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Advocates Say Closing Of Maine Home Care Agency Is Indicative Of Larger, Statewide Problem

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The announcement this week that a Maine home care agency is closing due to financial challenges means that nearly 600 seniors will have to find services elsewhere.

The announcement this week that aMaine home care agency is closing due to financial challenges means that nearly 600 seniors will have to find services elsewhere. But advocates say Maine lacks the capacity to absorb these clients, and that the situation underscores a crisis that has been building for years.

News that Farmingdale-based Home Care for Maine will close by the end of April and leave 580 clients across the state in need of services hit Laurie Belden hard. She's the executive director of the Home Care and Hospice Alliance of Maine.

"I'm just heartbroken,” Belden says. “This is just a terrible sign of the times. 90 percent of people want to age in place, in their home, and have care in their home. And home care just feels it has not been taken seriously in the continuum of care with regard to needing the resources to survive and thrive and take the best care of the patients."

Home Care for Maine, which has operated for 25 years, announced its closure Thursday in a press release. The nonprofit cited unsustainable financial losses due to federal reporting requirements, minimum wage increases and low MaineCare reimbursement rates.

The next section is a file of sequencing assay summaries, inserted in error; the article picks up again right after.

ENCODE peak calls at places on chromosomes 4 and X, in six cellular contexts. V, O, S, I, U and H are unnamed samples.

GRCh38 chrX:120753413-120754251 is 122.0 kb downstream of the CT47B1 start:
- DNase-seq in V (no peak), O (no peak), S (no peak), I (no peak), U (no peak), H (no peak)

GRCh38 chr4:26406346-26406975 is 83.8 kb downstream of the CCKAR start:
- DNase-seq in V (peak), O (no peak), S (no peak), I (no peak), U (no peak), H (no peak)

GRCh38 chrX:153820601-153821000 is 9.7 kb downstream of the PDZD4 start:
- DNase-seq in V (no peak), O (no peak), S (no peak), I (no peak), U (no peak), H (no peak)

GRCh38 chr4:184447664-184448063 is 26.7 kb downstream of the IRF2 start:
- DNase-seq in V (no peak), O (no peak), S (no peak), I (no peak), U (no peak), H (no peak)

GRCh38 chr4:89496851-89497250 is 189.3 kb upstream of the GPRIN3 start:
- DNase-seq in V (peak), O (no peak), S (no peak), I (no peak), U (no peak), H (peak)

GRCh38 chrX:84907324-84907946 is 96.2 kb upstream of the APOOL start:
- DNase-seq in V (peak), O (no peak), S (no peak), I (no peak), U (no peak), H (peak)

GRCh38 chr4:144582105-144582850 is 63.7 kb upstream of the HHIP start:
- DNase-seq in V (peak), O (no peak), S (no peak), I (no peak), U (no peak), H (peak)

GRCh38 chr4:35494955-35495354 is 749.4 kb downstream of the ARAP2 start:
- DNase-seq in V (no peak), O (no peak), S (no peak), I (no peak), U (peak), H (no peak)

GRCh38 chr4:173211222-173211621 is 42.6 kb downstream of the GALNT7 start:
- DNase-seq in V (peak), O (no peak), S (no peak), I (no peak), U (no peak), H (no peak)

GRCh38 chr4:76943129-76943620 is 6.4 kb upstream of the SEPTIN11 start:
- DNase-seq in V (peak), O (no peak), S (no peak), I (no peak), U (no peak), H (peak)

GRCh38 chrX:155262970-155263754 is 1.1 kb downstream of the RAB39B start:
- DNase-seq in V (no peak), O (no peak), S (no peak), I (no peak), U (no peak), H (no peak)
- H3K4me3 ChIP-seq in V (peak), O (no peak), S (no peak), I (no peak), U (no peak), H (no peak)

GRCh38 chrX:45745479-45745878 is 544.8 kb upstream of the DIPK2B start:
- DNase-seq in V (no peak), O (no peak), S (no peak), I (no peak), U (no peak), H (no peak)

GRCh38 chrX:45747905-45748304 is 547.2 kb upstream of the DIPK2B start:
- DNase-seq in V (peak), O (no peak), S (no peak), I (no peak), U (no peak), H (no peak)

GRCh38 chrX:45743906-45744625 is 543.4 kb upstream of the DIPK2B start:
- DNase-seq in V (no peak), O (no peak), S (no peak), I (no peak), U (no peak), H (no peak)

Jess Maurer, the executive director of the Maine Council on Aging, says that even though rates have nudged up in recent years, they haven't kept pace with the increase in minimum wage or the workforce shortage. That's a finding in a recent report from the Commission to Study Long-term Care Workforce Issues, which concluded that workers need to be paid at least 125 percent of the minimum wage.

"To keep up just with minimum age, literally I just did the math, it would be another 10 percent increase," Maurer says.

The Commission will present its report to the legislature's Health and Human Services Committee Tuesday, and lawmakers could then decide to submit legislation to boost rates. In the meantime, Maurer is worried about the fate of Home Care for Maine's clients, who will have to find other providers.

"I don't think that the 600 people who are currently receiving care from Home Care of Maine will all be able to be picked up by other providers,” Maurer says.

A spokesperson for Maine's Department of Health and Human Services says that the Department is ready to assist with the transition of clients to other agencies as needed. The Department is also undertaking a nearly year-long evaluation to create a more consistent rate-setting system.

Originally posted 3:45 p.m. Jan. 31, 2020